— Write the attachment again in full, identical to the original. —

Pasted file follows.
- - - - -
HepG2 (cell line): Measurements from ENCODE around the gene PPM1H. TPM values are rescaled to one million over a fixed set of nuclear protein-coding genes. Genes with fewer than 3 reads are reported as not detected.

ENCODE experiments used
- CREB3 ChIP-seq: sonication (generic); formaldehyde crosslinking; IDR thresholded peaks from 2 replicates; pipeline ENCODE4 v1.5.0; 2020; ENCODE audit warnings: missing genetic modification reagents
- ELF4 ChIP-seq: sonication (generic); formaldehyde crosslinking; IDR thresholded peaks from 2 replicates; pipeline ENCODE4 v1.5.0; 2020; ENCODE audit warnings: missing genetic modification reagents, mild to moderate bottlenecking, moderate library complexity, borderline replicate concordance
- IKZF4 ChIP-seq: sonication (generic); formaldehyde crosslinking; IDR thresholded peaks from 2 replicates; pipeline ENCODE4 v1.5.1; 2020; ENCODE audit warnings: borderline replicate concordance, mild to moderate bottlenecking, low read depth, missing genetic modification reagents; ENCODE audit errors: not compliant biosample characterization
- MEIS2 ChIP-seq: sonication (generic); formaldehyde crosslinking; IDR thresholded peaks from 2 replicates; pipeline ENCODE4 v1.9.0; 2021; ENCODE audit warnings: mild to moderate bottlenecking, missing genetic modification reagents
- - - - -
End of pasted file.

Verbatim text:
HepG2 (cell line): Measurements from ENCODE around the gene PPM1H. TPM values are rescaled to one million over a fixed set of nuclear protein-coding genes. Genes with fewer than 3 reads are reported as not detected.

ENCODE experiments used
- CREB3 ChIP-seq: sonication (generic); formaldehyde crosslinking; IDR thresholded peaks from 2 replicates; pipeline ENCODE4 v1.5.0; 2020; ENCODE audit warnings: missing genetic modification reagents
- ELF4 ChIP-seq: sonication (generic); formaldehyde crosslinking; IDR thresholded peaks from 2 replicates; pipeline ENCODE4 v1.5.0; 2020; ENCODE audit warnings: missing genetic modification reagents, mild to moderate bottlenecking, moderate library complexity, borderline replicate concordance
- IKZF4 ChIP-seq: sonication (generic); formaldehyde crosslinking; IDR thresholded peaks from 2 replicates; pipeline ENCODE4 v1.5.1; 2020; ENCODE audit warnings: borderline replicate concordance, mild to moderate bottlenecking, low read depth, missing genetic modification reagents; ENCODE audit errors: not compliant biosample characterization
- MEIS2 ChIP-seq: sonication (generic); formaldehyde crosslinking; IDR thresholded peaks from 2 replicates; pipeline ENCODE4 v1.9.0; 2021; ENCODE audit warnings: mild to moderate bottlenecking, missing genetic modification reagents